Saxon Sheep and Shepherds
Featured Image: Raby bred Saxon Sheep exhibited at Parramatta Fair, October 1828, by William Edward Riley
Acknowledge: ‘Dawn in the Valley’ by W. Allan Wood (1972) ISBN 0 85587 027 3
Apart from the Macarthur Merinos the most original sheep to come to New South Wales up to 1825 were derived from India. They were unsightly and diminutive, covered with long course hair and resembling a goat in appearance.
In 1794 John Macarthur purchased 60 coarse-haired Bengal ewes and lambs which had been imported from Calcutta. Tibetan sheep came down through the passes from Sikkim and Darjeeling to be shipped to NSW via the Bay of Bengal. They were known in Australia as ‘Bengal Sheep’.
Merchant and entrepreneur Richard Jones purchased 30 ewes and a few rams at small fairs near Leipzig (Saxony) at £12 for rams and £5 for ewes. The total expense of landing the 120 sheep at Sydney via London was £2,407-8-9. These were shipped to NSW on the Prince Regent, Elizabeth, and Hugh Crawford. A second lot of 4 Saxon Rams, 160 Saxon Ewes plus 4 Merino Rams and 200 Merino Ewes were transported on the Saracen. Richard Jones himself returned to Sydney in the Hugh Crawford, arriving on 3 April 1825 accompanied by family members his wife and son Richard (aged 2), and younger siblings Edward and Elizabeth Jones.
The Saxon breed were pioneered in the Upper Hunter by George Blaxland, Captain Pike (Pickering), Francis Forbes (Skellatar), Peter Cunningham (Dalswinton), William Ogilvie (Merton), William Cox (Negoa/Wybong) and Henry Dumaresq (St Helier’s). Thomas Potter Macqueen (Segenhoe) also acquired early Saxon imports. Perhaps the most entrepreneurial was James Brindley Bettington (Brindley Park, Gummun Plains) who purchased Saxon sheep from Prince Esterhazy’s flock in Silesia. Fred Becker accompanied the sheep and was known as ‘German Fred’. In the course of time stations of the Bettington partnership were located on the Mooki, Namoi, Baradine, Castlereagh, Talbragar, Macquarie, Gwydir, Horton and Manilla Rivers extending throughout the New England, Darling Downs and the Maranoa. The blood of Brindley Park was strong in many other Australian flocks.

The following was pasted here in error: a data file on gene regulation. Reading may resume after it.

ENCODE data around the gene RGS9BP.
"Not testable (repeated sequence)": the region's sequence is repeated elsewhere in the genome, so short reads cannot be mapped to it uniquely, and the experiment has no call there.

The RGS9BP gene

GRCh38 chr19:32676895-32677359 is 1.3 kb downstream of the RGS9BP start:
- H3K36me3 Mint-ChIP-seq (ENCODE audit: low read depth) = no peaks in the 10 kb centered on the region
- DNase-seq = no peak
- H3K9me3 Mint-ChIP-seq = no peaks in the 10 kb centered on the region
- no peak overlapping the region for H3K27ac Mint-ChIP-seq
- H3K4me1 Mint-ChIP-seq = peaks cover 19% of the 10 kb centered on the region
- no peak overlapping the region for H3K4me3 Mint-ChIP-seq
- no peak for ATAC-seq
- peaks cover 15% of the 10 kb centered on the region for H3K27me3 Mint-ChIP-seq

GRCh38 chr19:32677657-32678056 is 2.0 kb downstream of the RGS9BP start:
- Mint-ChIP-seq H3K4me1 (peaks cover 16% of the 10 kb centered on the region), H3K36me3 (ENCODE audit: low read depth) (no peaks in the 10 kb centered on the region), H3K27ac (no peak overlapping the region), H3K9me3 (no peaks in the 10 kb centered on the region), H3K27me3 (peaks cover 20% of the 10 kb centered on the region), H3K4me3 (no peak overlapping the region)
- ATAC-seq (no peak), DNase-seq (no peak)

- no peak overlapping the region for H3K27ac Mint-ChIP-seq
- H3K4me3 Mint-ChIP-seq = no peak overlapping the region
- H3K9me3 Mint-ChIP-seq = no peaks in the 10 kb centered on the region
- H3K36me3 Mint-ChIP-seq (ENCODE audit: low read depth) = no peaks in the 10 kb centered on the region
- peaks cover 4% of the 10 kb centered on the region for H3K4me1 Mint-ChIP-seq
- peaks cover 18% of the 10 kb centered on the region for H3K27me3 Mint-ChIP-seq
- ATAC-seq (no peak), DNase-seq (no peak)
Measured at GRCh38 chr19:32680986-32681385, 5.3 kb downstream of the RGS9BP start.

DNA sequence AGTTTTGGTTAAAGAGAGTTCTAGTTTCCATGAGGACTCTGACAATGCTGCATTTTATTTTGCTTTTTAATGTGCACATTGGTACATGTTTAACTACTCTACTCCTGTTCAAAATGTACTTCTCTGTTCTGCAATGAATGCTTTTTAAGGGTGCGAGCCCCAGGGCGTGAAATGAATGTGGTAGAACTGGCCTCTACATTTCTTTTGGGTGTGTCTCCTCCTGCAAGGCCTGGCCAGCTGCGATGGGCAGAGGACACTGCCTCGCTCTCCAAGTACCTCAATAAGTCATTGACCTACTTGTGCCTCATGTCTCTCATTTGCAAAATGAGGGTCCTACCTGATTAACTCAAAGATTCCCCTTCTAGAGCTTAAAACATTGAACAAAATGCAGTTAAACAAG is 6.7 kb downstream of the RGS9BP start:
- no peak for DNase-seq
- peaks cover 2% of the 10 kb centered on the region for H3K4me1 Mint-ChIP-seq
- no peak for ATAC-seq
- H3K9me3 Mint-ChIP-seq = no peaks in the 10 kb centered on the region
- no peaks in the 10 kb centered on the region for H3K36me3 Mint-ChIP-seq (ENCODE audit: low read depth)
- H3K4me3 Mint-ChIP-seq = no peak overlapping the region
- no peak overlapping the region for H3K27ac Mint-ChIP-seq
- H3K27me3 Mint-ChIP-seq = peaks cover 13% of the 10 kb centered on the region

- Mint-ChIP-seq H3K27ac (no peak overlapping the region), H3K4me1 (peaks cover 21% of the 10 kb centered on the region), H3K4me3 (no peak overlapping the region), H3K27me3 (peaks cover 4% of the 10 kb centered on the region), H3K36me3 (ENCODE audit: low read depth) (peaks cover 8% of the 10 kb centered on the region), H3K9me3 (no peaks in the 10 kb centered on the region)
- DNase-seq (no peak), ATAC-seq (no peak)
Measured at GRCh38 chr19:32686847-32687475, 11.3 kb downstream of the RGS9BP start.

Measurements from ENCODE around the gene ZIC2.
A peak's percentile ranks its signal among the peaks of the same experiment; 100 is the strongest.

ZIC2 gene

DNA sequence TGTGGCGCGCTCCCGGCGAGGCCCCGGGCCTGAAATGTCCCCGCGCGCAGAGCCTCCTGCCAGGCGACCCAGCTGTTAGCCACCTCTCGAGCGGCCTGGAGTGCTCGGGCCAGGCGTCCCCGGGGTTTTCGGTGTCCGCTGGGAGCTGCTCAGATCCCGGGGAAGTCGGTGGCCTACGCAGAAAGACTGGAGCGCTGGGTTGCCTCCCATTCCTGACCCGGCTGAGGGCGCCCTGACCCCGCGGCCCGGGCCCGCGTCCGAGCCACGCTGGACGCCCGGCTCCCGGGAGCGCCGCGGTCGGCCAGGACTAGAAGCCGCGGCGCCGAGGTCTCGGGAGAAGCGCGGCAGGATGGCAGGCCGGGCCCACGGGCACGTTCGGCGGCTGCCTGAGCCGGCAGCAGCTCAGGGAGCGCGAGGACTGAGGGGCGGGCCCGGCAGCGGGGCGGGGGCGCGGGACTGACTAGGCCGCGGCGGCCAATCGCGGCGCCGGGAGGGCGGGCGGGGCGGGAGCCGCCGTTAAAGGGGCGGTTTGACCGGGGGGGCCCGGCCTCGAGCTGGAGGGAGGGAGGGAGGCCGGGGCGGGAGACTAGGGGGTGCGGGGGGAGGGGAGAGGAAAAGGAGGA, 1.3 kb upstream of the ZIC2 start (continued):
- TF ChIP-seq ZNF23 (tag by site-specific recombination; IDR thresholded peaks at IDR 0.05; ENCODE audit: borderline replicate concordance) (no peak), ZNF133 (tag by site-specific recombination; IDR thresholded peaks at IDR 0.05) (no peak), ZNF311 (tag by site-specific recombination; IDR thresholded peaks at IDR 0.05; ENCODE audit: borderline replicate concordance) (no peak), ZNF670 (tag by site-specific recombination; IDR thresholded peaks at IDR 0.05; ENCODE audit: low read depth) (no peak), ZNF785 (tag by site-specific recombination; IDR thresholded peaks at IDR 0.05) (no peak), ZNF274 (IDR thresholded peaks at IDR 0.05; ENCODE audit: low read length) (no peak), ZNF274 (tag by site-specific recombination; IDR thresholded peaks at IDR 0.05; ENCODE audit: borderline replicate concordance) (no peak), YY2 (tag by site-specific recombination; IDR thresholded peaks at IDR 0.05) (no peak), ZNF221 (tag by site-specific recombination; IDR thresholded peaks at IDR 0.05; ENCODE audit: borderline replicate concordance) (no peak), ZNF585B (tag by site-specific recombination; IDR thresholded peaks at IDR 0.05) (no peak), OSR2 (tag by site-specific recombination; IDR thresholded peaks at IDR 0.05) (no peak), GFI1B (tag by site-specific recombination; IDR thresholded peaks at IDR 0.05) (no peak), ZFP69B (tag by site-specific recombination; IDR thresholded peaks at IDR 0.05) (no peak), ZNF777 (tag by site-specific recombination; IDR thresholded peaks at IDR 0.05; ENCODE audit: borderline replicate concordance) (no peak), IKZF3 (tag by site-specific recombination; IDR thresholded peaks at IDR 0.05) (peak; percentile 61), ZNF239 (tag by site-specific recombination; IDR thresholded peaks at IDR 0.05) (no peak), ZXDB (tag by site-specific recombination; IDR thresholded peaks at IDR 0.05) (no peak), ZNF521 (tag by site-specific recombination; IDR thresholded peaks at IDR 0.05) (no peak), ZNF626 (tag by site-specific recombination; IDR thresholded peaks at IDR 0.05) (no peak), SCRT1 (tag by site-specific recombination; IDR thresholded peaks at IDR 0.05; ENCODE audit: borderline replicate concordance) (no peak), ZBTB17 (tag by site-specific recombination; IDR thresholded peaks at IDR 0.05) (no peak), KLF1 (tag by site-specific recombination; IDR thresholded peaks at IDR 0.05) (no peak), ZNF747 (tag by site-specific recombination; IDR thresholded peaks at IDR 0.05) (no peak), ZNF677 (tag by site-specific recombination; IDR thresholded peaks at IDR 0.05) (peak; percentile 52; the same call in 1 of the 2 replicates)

“The Saxon sheep throve and generated in this country beyond all expectations, but it was considered that certain cardinal rules must be observed in order to grow fleeces which would be sought after in England. The flocks must be kept off the rich herbage of the river flats in good seasons and grazed in open shade country in Summer. In the heat of the day the sheep must be rested in the shade and not allowed to crowd together. The wool must be well washed before shearing, well pressed and packed, free of seeds and burrs, and brought to auction in England as quickly as the state of the roads and the vagaries of shipping would allow”.
In 16 years from 1819 the annual export of wool from New South Wales multiplied 53 times. From 71,299 lbs in 1819, it increased to 3,778,847 lbs in 1835. The great Collaroy Station, 47 miles from Merton on the Krui River, was formed by Sydney Richard Jones and W. S. Davidson. Merton bred Saxon Merinos were taken via Tenterfield to Yulgilbar on the Clarence River near present day Grafton.